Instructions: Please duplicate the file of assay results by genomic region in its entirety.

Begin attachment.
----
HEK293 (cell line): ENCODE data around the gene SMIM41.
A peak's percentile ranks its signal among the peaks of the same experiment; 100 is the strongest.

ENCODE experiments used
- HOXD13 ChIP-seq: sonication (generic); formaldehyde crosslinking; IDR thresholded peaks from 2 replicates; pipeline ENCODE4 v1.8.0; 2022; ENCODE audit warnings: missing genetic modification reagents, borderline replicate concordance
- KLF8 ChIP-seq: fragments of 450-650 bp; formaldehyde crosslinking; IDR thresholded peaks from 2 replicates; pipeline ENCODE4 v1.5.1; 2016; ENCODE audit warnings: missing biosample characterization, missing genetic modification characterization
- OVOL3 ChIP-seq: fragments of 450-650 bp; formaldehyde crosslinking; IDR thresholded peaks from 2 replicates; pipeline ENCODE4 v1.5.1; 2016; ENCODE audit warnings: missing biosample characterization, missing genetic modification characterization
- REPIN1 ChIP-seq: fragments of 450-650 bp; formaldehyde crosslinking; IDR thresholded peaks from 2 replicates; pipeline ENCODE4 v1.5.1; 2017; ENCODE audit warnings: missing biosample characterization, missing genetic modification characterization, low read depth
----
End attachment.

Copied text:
HEK293 (cell line): ENCODE data around the gene SMIM41.
A peak's percentile ranks its signal among the peaks of the same experiment; 100 is the strongest.

ENCODE experiments used
- HOXD13 ChIP-seq: sonication (generic); formaldehyde crosslinking; IDR thresholded peaks from 2 replicates; pipeline ENCODE4 v1.8.0; 2022; ENCODE audit warnings: missing genetic modification reagents, borderline replicate concordance
- KLF8 ChIP-seq: fragments of 450-650 bp; formaldehyde crosslinking; IDR thresholded peaks from 2 replicates; pipeline ENCODE4 v1.5.1; 2016; ENCODE audit warnings: missing biosample characterization, missing genetic modification characterization
- OVOL3 ChIP-seq: fragments of 450-650 bp; formaldehyde crosslinking; IDR thresholded peaks from 2 replicates; pipeline ENCODE4 v1.5.1; 2016; ENCODE audit warnings: missing biosample characterization, missing genetic modification characterization
- REPIN1 ChIP-seq: fragments of 450-650 bp; formaldehyde crosslinking; IDR thresholded peaks from 2 replicates; pipeline ENCODE4 v1.5.1; 2017; ENCODE audit warnings: missing biosample characterization, missing genetic modification characterization, low read depth